HAL’s Ambitious Future Vertical Lift Program: A Strategic Move Post IMRH Development – Indian Defence News

As HAL sets its sights on the Future Vertical Lift program under Project Lakshya, it marks a significant milestone in India’s aerospace industry. This strategic move follows the initiation of the Indian Multi-Role Helicopter (IMRH) project, a testament to HAL’s commitment to modernizing the Indian Air Force and Indian Army. With the formidable task of replacing nearly 400 aging Russian-supplied Mi-17-I Medium Class Helicopters over the next two decades, HAL’s dedication to enhancing India’s defense capabilities shines brightly on the horizon. The IMRH, a 13-ton technological marvel, is poised to become a cornerstone of India’s military aviation prowess, setting the stage for a future of advanced vertical lift capabilities.

Indian Multi Role Helicopter (IMRH)

In the late 2000s, HAL had invited bids from major global rotorcraft manufacturers to co-develop a medium-lift helicopter and was in talks with Eurocopter and Mil Helicopters. Later, with the success of ALH, HAL became confident and decided to go it alone. The Indian Multi Role Helicopter (IMRH) is a medium-lift 13-tonne helicopter under development by HAL for the Indian Armed Forces for air assault, air-attack, anti-submarine, anti-surface, military transport, and VIP transport roles. It is meant to replace all the current Mil Mi-17 and Mil Mi-8 helicopters serving in the Indian Armed Forces.

HAL's Ambitious Future Vertical Lift Program A Strategic Move Post IMRH Development, Indian Defence News

The IMRH will be powered by two engines with a five-blade main rotor and four-blade tail-rotor. The helicopter is being designed keeping in mind the global competitors in this range such as the Sikorsky S-92, Agusta Westland AW-101, NH Industries NH-90, Eurocopter EC-725, and Mil Mi-17. The aircraft will have a modular construction approach to save time and distribute tasks to various Indian vendors. Composites will be used extensively to reduce weight. The IAF is looking at the capability to carry 24 to 36 seated troops or a load of 4,500kg. The IA too wants to acquire these, but this aspect is still under deliberation. There will be a naval variant as well. The maximum speed will be close to 300kmph, a range of 800km, and a service ceiling of 6,700m. It will have a glass cockpit, modern avionics, and a crash-worthy landing gear. It will be the most spacious helicopter in its category that will have four hard-points to carry weapons. The total weapon-carrying capacity will be 1,600kg. It will be able to carry 1,000kg at a four-kilometer altitude, the best by any aircraft in its class. The craft will have an EW and self-protection suite.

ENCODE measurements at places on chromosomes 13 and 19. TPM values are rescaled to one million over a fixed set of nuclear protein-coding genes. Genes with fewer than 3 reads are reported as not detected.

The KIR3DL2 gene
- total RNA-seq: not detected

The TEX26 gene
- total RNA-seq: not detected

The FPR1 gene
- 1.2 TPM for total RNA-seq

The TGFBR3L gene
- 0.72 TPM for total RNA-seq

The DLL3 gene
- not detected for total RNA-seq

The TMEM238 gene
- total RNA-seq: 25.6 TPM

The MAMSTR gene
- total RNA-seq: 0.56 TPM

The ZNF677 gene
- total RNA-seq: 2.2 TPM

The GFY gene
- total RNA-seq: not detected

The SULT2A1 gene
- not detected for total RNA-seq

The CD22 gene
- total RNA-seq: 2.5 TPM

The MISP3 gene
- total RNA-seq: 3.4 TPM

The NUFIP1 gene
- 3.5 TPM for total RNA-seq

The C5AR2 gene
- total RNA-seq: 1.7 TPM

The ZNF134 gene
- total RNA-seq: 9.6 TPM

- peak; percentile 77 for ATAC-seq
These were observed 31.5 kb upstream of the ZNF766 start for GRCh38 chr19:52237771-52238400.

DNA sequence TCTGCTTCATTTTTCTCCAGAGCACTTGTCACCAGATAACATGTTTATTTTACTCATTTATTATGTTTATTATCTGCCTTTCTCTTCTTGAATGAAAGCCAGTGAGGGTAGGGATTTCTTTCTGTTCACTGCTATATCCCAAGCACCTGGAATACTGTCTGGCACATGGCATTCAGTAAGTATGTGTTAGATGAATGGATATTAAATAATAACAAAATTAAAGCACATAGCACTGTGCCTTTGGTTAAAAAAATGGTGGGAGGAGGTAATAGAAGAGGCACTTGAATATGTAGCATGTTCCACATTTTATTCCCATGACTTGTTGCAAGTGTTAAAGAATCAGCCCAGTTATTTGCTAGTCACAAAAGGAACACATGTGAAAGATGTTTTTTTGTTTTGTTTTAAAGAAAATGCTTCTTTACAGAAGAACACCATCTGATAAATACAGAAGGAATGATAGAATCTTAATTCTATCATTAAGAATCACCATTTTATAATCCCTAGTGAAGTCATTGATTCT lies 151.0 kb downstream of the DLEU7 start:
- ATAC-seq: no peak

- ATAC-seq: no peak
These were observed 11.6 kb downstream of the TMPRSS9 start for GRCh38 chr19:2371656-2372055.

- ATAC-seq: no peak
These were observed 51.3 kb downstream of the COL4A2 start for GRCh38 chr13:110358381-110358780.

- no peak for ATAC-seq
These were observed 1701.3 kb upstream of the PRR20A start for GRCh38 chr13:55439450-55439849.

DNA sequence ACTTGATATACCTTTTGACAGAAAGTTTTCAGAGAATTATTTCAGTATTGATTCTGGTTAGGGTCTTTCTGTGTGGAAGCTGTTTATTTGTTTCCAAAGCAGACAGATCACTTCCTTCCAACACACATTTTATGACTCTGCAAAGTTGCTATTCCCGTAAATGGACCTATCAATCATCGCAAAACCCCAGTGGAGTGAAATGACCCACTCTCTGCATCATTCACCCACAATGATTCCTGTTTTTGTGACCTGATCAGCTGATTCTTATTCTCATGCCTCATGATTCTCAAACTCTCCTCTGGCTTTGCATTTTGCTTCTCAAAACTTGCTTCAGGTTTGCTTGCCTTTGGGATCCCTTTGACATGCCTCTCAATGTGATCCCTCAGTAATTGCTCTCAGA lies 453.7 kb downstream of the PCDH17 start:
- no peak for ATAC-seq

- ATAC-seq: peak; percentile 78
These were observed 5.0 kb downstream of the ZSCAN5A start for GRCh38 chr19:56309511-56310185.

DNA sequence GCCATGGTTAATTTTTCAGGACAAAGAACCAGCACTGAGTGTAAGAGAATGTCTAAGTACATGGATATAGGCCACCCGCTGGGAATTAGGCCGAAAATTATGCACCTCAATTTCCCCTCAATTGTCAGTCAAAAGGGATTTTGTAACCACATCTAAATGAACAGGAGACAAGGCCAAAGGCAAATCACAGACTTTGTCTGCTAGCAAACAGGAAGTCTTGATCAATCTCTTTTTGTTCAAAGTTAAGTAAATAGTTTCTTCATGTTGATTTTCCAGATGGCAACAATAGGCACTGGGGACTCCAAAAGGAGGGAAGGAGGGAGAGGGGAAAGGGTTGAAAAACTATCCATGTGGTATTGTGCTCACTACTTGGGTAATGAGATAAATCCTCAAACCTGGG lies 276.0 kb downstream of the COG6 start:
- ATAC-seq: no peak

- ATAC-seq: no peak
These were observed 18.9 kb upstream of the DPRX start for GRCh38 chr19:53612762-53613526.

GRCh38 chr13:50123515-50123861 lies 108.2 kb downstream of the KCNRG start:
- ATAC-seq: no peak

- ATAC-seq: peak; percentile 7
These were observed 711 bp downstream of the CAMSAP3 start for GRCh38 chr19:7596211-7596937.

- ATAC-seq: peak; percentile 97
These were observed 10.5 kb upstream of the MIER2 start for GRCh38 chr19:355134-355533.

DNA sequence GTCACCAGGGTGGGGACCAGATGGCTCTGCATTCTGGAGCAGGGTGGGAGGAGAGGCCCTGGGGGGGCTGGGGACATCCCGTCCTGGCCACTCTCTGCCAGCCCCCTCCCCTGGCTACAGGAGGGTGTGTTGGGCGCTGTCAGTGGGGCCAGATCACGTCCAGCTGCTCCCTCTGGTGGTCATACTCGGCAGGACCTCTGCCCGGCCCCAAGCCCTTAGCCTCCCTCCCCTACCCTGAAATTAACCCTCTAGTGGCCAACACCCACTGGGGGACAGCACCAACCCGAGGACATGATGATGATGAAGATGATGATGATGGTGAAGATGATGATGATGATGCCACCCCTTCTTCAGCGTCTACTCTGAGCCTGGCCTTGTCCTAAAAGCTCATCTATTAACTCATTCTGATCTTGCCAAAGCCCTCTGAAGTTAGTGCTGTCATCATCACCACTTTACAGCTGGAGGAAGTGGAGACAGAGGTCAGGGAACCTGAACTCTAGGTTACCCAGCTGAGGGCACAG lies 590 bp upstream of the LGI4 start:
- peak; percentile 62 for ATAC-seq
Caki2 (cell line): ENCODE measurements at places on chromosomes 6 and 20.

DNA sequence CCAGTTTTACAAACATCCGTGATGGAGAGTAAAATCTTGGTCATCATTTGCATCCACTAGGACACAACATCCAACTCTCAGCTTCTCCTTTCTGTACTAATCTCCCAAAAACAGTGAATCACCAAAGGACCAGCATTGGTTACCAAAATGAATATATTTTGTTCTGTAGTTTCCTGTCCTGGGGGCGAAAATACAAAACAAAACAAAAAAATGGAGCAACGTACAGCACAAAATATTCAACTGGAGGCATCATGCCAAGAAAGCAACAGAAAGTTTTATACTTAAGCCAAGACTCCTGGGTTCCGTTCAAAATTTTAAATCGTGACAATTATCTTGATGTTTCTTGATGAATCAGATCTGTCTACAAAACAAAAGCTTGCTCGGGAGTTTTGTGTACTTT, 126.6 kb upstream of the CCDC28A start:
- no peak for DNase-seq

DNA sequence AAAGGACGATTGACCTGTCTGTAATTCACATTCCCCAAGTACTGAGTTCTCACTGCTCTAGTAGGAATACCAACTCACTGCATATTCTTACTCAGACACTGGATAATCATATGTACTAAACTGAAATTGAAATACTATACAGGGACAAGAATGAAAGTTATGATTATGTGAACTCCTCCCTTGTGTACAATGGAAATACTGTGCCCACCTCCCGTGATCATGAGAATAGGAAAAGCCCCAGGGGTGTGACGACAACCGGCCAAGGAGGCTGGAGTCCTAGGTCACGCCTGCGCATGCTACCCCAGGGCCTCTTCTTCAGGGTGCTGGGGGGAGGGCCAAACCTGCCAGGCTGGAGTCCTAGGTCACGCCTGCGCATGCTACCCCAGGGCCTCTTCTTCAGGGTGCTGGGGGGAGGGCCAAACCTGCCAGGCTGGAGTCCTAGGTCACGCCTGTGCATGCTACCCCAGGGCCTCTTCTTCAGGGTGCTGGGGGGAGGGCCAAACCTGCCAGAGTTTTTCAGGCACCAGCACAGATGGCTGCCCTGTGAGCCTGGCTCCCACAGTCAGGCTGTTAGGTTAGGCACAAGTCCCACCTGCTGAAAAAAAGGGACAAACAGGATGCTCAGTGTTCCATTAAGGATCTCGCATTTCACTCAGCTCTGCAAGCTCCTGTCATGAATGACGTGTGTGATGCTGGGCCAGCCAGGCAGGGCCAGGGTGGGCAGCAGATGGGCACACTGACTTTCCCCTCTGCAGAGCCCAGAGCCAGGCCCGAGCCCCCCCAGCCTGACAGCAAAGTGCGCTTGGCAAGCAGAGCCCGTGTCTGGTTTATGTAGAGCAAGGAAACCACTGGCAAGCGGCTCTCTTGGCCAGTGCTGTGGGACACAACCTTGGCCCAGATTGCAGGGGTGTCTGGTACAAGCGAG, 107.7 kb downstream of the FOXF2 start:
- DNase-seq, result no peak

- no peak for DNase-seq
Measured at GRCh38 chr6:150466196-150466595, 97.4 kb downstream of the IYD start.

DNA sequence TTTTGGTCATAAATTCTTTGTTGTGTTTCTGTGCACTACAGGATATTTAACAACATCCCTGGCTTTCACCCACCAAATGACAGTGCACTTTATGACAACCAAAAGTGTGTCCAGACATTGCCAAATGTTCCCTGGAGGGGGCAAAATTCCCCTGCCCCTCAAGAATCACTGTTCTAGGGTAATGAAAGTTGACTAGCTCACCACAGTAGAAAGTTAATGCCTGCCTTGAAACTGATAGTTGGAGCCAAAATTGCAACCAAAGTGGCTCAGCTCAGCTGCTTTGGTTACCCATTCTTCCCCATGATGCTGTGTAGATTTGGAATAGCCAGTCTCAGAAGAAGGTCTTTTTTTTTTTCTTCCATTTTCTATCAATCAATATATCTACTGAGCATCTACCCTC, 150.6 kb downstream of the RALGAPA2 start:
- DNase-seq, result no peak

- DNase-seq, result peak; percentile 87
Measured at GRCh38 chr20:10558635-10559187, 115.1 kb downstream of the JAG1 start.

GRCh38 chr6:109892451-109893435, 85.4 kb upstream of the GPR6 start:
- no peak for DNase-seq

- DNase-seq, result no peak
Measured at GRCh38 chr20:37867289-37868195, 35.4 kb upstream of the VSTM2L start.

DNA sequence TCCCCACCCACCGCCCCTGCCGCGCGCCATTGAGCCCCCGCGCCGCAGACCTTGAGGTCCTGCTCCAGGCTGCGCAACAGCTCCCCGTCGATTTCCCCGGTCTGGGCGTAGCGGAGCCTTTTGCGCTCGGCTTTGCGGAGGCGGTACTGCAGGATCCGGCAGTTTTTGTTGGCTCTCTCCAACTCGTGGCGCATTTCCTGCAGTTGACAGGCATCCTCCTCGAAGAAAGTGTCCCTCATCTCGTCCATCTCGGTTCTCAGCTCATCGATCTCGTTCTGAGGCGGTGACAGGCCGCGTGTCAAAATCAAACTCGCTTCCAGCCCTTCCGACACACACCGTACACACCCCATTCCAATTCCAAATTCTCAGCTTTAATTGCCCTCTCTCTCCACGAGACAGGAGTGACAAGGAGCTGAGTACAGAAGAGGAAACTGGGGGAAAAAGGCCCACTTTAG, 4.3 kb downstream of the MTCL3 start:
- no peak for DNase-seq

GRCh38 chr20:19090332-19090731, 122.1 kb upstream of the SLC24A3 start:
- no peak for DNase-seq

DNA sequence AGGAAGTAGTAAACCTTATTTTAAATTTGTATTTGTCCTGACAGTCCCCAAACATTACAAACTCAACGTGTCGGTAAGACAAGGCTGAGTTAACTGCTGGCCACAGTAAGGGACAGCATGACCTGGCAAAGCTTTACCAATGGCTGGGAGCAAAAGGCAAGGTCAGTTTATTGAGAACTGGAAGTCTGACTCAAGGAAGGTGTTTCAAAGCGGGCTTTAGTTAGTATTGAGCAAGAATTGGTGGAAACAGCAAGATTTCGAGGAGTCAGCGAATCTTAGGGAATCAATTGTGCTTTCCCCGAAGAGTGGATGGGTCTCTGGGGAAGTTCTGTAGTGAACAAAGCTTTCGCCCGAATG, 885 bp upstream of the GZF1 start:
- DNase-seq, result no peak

The naval version will have anti-submarine and anti-surface warfare roles and include a sonar and sea-scanner radar with a customized cockpit. It will have a longer range, higher payload capacity, and foldable rotors. The Indian Armed Forces would initially require around 350 helicopters and in the long run, the figure could go up to 550. The scaled model tests of the helicopter have been ongoing since 2021. By March 2022, HAL completed preliminary design work and is ready for prototype development. The first-flight of the prototype is expected in 2025-26. Six prototypes are planned for trials before production, and its entry into service would be closer to 2030. The IMRH will be manufactured at HAL’s new factory in Tumkur. The engines will be designed and manufactured by HAL-Safran joint venture.

While the Future Vertical Lift program’s exact timeline remains shrouded in uncertainty, there’s an air of anticipation within the aerospace community. Insiders have hinted at potential optimizations for the Indian Multi-Role Helicopter (IMRH) design, a development that could propel India’s vertical lift capabilities to new heights. Among the intriguing possibilities is the incorporation of two counter-rotating rigid blades rotating in opposite directions, complemented by a rear pusher prop—an innovation that promises enhanced performance and versatility. HAL’s Future Vertical Lift program, slated to follow the IMRH initiative, remains in its nascent stages, but the prospects are captivating. With an induction target set for 2040, post-2030 promises to be a time of transformative advancement in India’s vertical lift capabilities, ensuring a future where the skies are no limit to the nation’s aspirations.

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